March 21, 2017
Where is Your Network Continuity?
Have you ever been at the office when the Internet goes down? Or been at a restaurant and not been able to pay with a credit card because their point of sale system doesn’t have access to the Internet? Or been at a hotel and can’t get access to your online streaming services because of cruddy WiFi? I have, and it can be infuriating.
Beyond being just being aggravating, outages can be costly for businesses. According to the Ponemon Institute, on average, a minute of network outage costs a business $22,000. And that’s just revenue loss. Internet downtime can also damage a business’ reputation. Recently, my mother-in-law’s restaurant lost internet for an entire lunch rush and couldn’t process credit cards. Many customers did not have cash and went to the restaurants next door. Those customers will think twice before going to her restaurant again.
Let’s talk about a place where someone likes to spend some time, for example a coffee shop near a college. Students are sitting there for hours at a time working on papers. Normally they will buy coffee, food, another coffee, etc. But then, what they think is that the Internet doesn’t work. In reality it’s the Access Point, that a portion of people used, that stopped working...but a student trying to write their dissertation doesn’t care. They moved to another coffee shop to work by the time someone rolls a truck to fix the problem. Multiply that one lost customer to 20 during that time and it means something, especially for a small business.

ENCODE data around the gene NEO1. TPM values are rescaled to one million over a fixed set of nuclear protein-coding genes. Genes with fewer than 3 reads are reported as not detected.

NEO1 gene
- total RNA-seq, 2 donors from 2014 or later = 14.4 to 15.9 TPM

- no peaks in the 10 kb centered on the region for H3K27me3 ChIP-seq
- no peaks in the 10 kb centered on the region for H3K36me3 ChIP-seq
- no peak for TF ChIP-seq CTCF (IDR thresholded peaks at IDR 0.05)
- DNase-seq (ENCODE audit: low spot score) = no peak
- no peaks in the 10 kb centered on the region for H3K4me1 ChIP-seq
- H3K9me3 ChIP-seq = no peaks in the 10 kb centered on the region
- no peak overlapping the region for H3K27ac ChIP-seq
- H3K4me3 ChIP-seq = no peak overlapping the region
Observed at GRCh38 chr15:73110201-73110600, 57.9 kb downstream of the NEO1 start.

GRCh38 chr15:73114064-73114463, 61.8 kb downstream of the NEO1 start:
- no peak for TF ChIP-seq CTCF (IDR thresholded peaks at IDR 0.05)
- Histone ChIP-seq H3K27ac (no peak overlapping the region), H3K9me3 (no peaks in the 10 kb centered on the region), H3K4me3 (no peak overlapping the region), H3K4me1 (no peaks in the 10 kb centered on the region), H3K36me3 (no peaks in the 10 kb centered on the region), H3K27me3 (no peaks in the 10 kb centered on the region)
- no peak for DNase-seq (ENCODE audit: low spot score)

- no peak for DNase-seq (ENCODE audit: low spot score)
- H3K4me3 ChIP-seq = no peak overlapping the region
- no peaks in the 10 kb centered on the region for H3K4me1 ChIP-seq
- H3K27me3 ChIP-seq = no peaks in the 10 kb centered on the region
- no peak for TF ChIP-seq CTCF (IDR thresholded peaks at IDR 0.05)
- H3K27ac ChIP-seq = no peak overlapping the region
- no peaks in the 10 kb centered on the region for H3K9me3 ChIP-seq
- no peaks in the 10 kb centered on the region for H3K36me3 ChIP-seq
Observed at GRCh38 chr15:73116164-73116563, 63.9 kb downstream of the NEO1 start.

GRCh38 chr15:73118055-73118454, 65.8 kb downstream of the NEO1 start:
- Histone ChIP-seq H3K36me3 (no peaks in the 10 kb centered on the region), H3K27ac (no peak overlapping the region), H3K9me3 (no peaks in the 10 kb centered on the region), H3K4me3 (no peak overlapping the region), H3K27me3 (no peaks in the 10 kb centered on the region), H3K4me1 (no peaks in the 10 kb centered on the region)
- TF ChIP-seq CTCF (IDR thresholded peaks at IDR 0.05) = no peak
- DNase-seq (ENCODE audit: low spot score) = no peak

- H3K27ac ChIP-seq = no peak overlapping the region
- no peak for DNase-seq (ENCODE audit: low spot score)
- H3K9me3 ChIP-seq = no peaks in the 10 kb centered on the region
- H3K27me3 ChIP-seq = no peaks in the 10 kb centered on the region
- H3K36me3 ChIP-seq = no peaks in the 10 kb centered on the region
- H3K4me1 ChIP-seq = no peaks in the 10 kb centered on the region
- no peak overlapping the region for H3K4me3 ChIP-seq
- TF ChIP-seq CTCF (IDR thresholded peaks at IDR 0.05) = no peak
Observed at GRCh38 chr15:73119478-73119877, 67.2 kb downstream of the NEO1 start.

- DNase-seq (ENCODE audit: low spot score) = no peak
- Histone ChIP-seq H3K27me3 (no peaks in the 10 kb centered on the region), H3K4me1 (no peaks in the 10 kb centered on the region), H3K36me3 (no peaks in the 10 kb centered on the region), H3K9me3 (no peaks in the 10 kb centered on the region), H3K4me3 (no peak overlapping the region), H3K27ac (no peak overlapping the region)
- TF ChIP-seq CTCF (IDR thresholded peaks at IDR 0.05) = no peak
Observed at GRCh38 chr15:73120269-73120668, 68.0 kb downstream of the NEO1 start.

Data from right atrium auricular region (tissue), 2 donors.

In the case of a healthcare provider, how can a doctor share information with a specialist with no Internet? You might say fax, but these days most fax connections are VOIP based. On a larger scale, how about a whole hospital? Google was out for two minutes in 2013, and 40% of Internet traffic stopped. That is $44,000 of cost per business tied to Google DNS! When more and more items in a hospital are becoming connected to WiFi, it becomes more important to make sure the WiFi can work consistently like in the coffee shop. How do you make sure that the wireless EKG can send data to monitoring systems at the nurses station all the time? These are questions a Risk Manager ask at a hospital that IT needs to answer.
An IT service provider’s job is to mitigate risks to a business and there are solutions! What your customers need is Network Continuity. A way for them to get closer to achieve Network Continuity is to have a second Internet pipe to the customer site, but that is not all. They would need a quick way to fail back when the Internet is back again. It starts adding cost, a second internet pipe and BGP failover? Then, you have to make sure it is from a different ISP than the original in case DNS fails too. Redundant access points?
These solutions become cost prohibitive for a small or medium business. However, there are other solutions. Check them out and reduce your customers’ risk!